En Español

Q. Who is Mr. Smarty Plants?

A: There are those who suspect Wildflower Center volunteers are the culpable and capable culprits. Yet, others think staff members play some, albeit small, role. You can torture us with your plant questions, but we will never reveal the Green Guru's secret identity.

Help us grow by giving to the Plant Database Fund or by becoming a member

Did you know you can access the Native Plant Information Network with your web-enabled smartphone?


Ask Mr. Smarty Plants

Ask Mr. Smarty Plants is a free service provided by the staff and volunteers at the Lady Bird Johnson Wildflower Center.

Search Smarty Plants
See a list of all Smarty Plants questions

Please forgive us, but Mr. Smarty Plants has been overwhelmed by a flood of mail and must take a break for awhile to catch up. We hope to be accepting new questions again soon. Thank you!

Need help with plant identification, visit the plant identification page.

rate this answer
Not Yet Rated

Tuesday - May 01, 2012

From: West Lake Hills, TX
Region: Southwest
Topic: Invasive Plants, Non-Natives, Plant Identification, Problem Plants
Title: How Can I Tell an Invasive Thistle from a Native
Answered by: Mike Tomme


Mr Smarty Plants, I have some thistles coming up in my yard. I'd like to keep them if they are native, but not if they are invasive or non-native. How can I tell? My yard is a wild area in West Lake Hills, TX.


It would seem you have asked a simple question, but in reality you haven't. As you can see from this previous Mr. Smarty Plants answer, there are quite a few different plants that occur in central Texas that can be called some sort of thistle. As this answer makes clear, it can be difficult to tell the natives and non-natives apart and it requires a fair amount of research.

To help simplify mattes, I am going to assume that the thistles in your yard are the ones with the pink/lavender flowers that are blooming all around central Texas at this time of year. If you have the ones with yellow or white flowers, go back to that previous answer.

In her book Wildflowers of Texas, Geyata Ajilvsgi includes two thistles with pink/lavender flowers which I take to mean they are among the most common. They are:

Cirsium texanum (Texas thistle) - As you would guess from its name, this is a native thistle

Carduus nutans (nodding thistle) - This is a non-native. It is listed as an invasive plant by both Texasinvasives.org and the USDA. Another common name for it is musk thistle.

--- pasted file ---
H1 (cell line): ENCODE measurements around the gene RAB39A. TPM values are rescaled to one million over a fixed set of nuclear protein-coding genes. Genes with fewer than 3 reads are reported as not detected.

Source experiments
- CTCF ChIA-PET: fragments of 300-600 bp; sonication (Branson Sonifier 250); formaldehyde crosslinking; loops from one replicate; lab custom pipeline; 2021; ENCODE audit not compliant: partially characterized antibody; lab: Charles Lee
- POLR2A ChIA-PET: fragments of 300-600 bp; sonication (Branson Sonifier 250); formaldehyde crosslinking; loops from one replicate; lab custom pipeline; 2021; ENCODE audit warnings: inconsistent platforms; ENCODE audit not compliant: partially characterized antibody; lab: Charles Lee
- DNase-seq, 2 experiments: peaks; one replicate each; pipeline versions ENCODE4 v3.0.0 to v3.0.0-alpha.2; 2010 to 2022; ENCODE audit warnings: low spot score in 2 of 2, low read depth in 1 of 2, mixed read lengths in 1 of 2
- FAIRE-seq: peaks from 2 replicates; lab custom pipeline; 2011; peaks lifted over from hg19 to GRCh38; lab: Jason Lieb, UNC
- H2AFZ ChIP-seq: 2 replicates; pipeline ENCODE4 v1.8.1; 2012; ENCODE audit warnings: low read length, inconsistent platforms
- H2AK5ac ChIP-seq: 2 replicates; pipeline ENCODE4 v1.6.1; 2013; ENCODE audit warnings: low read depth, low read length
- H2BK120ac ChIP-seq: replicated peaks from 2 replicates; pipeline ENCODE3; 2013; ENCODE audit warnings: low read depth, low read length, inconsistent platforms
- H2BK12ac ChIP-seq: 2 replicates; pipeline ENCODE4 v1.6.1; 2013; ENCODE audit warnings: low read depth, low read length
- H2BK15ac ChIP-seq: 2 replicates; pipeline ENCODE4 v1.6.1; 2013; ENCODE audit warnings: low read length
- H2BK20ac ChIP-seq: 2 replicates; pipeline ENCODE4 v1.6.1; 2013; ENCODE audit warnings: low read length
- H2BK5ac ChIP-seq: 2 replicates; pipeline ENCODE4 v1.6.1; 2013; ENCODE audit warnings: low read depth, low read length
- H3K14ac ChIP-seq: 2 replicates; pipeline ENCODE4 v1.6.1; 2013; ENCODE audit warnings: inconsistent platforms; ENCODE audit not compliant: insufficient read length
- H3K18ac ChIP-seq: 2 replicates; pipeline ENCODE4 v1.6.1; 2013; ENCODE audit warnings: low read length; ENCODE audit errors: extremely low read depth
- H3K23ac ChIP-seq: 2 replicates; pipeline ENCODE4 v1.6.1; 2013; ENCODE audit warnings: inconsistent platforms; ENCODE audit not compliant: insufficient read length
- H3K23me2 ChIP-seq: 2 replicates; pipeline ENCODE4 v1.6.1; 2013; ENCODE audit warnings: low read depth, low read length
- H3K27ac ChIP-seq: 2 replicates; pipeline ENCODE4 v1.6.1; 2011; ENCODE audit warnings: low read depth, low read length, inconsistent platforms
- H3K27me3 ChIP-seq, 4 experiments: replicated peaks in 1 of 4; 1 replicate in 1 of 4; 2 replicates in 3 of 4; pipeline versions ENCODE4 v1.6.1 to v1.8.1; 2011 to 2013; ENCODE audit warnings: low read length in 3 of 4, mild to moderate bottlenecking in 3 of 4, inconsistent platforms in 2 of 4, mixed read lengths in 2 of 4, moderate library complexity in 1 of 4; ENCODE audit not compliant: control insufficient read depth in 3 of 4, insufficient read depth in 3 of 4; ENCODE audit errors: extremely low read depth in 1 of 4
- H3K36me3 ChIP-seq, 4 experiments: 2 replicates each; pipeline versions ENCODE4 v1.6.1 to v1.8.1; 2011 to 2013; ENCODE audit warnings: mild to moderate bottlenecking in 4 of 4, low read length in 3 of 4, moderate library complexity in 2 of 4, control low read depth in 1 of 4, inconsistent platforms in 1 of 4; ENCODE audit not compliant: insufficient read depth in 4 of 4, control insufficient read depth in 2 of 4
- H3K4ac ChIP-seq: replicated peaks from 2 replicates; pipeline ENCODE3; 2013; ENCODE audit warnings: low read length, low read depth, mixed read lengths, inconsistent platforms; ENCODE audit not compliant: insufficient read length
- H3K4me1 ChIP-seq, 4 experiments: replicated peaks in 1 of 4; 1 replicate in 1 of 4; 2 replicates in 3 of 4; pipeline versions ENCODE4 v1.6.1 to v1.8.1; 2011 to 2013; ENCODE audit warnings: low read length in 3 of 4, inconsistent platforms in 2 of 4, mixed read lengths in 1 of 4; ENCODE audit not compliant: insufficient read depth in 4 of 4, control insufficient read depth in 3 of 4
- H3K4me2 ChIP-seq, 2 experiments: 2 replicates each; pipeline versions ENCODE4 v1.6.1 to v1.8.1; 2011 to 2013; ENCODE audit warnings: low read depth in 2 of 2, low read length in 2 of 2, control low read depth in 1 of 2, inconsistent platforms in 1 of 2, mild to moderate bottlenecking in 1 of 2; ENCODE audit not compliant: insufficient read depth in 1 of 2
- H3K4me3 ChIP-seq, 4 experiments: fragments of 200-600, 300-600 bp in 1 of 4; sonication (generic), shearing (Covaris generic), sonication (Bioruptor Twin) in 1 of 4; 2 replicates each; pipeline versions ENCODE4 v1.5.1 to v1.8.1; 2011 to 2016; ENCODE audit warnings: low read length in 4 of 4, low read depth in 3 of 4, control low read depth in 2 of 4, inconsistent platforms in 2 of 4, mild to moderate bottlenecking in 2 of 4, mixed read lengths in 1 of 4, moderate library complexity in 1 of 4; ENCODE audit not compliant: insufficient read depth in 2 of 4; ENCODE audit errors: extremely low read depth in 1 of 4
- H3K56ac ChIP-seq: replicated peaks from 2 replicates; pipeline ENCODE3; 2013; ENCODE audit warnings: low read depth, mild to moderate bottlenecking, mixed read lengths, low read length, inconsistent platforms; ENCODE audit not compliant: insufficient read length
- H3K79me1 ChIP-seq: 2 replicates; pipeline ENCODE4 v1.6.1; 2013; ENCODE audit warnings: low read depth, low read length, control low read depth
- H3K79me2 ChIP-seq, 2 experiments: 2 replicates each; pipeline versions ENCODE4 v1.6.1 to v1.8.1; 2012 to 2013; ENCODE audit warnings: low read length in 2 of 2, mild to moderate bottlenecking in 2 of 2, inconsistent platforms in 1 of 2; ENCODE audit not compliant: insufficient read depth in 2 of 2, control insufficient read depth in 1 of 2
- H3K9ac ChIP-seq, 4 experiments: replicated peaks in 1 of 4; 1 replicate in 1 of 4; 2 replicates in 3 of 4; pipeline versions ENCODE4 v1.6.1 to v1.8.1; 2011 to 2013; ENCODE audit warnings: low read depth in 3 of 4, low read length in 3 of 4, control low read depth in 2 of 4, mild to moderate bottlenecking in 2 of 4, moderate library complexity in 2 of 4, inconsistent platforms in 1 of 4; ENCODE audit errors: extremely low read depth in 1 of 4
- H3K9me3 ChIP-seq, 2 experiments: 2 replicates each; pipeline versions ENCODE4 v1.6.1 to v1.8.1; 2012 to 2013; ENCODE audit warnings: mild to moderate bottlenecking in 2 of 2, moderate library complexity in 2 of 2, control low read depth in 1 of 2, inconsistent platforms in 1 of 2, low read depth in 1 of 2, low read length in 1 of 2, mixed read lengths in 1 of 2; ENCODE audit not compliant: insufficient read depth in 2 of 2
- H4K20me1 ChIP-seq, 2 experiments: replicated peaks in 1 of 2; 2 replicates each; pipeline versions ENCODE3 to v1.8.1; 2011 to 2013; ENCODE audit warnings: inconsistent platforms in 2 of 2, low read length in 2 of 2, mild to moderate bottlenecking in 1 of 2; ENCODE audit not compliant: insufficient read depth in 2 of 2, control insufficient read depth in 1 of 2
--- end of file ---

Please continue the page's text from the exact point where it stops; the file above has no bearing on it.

These are very similar in appearance. I sought help with identification methods from Minette Marr at the lady Bird Johnson Wildflower Center and she suggested a article published by the Oklahoma Cooperative Extension Service at Oklahoma State University entitled Thistles in Oklahoma and Their Identification.


From the Image Gallery

Texas thistle
Cirsium texanum

More Plant Identification Questions

Identification of Spaeralcea sp. Globe Mallow
March 31, 2008 - Let's do it again....my computer had some "issues" and I lost your answer.... I purchased a mallow from the WFC about two years ago...I was told at the time they had not yet identified the plant...
view the full question and answer

Identification of flower that looks like Callirhoe in NC
June 12, 2012 - Have a flower similar to callirhoe, but the blossum is fuchia, not purple and the foliage is light sage in color and fuzzy. It is very invasive. What is it? If you have an email address, I can send...
view the full question and answer

Texas wildflower guide with every flower listed
November 09, 2012 - Is there a Texas wildflower guide that contains every single flower that grows in the state? I have a few flowers on my land I haven't been able to identify because they aren't in the guide I have. ...
view the full question and answer

Identification of perennial with dark red/purple flowers
November 17, 2011 - Need to identify a lovely perennial here in Norfolk, Virginia. It reseeds itself, spreads, and lingers into the late fall. It has rather thick, dark green, alternate spatulate leaves at the base wit...
view the full question and answer

Plant identification
August 13, 2008 - Can you identify a shrub in my backyard? It has odd looking seed pods with three chambers and hard black seeds inside roughly 1/8" in diameter. The pods themselves are brown, hard shell, and hang d...
view the full question and answer

Support the Wildflower Center by Donating Online or Becoming a Member today.


Wildflowers of Texas (2003) Ajilvsgi, Geyata.

Search More Titles in Bibliography

© 2016 Lady Bird Johnson Wildflower Center